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When Greedy Algorithms Are Good Enough (2014) (jeremykun.com)
106 points by ColinWright on Dec 23, 2015 | hide | past | web | favorite | 7 comments

Why do computer science papers need to dip down into mathematical notation to express ideas, instead of just using pseudocode, which is easier to understand ... and nearly as compact?

But someone's pseudocode is another's 'mathematical notation'. It comes down to familiarity and training. In fact Lisp was more a notation in its early life, then Steve Russel thought it would quite hilarious to use Lisp's own 'eval' to interpret itself. Great way to annoympress your PhD advisor.

I don't see how the math in this paper can easily be expressed as pseudocode. How would you express the first proposition?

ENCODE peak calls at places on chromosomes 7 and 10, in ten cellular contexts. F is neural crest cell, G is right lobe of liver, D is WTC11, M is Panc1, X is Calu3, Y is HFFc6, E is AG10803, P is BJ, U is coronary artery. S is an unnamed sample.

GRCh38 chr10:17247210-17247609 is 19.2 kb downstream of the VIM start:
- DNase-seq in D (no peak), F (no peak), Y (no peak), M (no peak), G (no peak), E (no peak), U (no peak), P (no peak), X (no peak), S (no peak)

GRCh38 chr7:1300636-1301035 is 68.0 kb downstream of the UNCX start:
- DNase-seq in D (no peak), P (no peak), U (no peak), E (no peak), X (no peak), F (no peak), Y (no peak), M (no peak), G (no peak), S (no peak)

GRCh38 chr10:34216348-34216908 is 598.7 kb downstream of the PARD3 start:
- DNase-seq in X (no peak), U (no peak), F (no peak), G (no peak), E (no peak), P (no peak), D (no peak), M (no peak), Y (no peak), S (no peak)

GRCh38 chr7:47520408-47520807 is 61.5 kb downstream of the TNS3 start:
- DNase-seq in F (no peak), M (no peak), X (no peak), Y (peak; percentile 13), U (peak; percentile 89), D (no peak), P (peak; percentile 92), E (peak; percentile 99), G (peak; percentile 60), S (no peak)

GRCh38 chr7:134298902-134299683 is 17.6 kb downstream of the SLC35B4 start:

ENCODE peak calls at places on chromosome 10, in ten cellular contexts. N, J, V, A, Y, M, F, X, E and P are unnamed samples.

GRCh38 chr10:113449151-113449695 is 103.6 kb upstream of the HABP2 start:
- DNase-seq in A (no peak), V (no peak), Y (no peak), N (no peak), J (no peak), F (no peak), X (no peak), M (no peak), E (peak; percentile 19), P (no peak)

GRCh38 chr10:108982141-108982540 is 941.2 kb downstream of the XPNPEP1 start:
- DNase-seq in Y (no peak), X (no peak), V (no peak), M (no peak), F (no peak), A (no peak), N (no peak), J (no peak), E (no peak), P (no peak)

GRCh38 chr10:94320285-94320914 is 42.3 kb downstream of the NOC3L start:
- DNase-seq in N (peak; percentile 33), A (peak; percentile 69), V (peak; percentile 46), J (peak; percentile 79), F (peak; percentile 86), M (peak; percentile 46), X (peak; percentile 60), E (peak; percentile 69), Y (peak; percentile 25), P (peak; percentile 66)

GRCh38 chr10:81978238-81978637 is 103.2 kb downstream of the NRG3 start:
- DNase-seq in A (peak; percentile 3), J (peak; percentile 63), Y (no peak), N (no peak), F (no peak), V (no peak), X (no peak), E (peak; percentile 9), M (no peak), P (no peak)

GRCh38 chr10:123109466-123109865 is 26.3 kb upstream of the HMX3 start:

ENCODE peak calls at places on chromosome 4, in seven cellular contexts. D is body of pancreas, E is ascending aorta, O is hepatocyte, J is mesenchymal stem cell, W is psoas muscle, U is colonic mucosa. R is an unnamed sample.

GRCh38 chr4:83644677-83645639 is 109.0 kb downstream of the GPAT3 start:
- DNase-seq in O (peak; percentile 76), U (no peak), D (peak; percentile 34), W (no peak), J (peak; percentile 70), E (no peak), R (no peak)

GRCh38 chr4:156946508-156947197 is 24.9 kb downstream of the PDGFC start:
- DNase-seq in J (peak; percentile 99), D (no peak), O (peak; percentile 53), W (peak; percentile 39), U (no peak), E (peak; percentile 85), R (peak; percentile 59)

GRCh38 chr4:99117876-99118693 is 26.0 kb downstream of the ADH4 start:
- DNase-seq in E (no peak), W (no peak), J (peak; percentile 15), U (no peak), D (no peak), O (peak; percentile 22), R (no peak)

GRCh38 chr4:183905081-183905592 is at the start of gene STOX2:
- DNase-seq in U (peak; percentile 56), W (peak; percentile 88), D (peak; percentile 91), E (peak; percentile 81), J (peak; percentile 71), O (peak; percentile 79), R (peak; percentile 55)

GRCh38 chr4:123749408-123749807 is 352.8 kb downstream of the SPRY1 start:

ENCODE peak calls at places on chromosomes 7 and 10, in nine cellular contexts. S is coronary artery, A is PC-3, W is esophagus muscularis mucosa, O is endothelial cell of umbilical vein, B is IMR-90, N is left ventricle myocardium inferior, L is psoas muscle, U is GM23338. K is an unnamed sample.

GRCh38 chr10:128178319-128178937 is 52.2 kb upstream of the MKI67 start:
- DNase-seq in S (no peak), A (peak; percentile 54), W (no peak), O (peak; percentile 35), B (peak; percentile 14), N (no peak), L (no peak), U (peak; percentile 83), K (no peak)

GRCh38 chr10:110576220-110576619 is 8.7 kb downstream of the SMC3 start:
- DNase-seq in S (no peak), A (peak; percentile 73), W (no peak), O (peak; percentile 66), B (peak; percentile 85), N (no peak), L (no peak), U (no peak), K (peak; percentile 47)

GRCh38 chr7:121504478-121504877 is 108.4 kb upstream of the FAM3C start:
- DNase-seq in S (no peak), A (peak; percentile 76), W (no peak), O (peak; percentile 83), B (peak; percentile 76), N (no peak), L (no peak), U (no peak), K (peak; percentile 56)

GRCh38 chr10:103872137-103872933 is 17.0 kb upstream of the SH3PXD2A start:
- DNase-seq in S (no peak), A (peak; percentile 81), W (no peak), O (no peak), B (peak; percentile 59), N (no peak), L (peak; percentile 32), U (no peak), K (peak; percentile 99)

F is submodular if F(intersection(A,B) + union(A,B)) <= F(A) + F(B)

And in this way we can actually cut and copy code into text boxes like this one. Whereas we can't with the math forumulas which use a bunch of notation that doesn't work in plaintext.

Also, most math notation uses a bunch of stuff that has no meaning without context (which isn't usually provided to novice readers).

I view math notation as artificial barriers to entry for programmers that didn't have a chance to go to university.

It might help to get the notation correct first. What you have is a type error :)

The fact that you are better trained in a language designed for computers than in a different language designed for humans is not a reason to scrap the language designed for humans. You wouldn't say the same thing about the article if it were written in French.

That "fix" sounds like it would hit a really narrow slice of people who know what intersection and union are but don't know the symbols.

Mostly convention, but also compromise. You may like:


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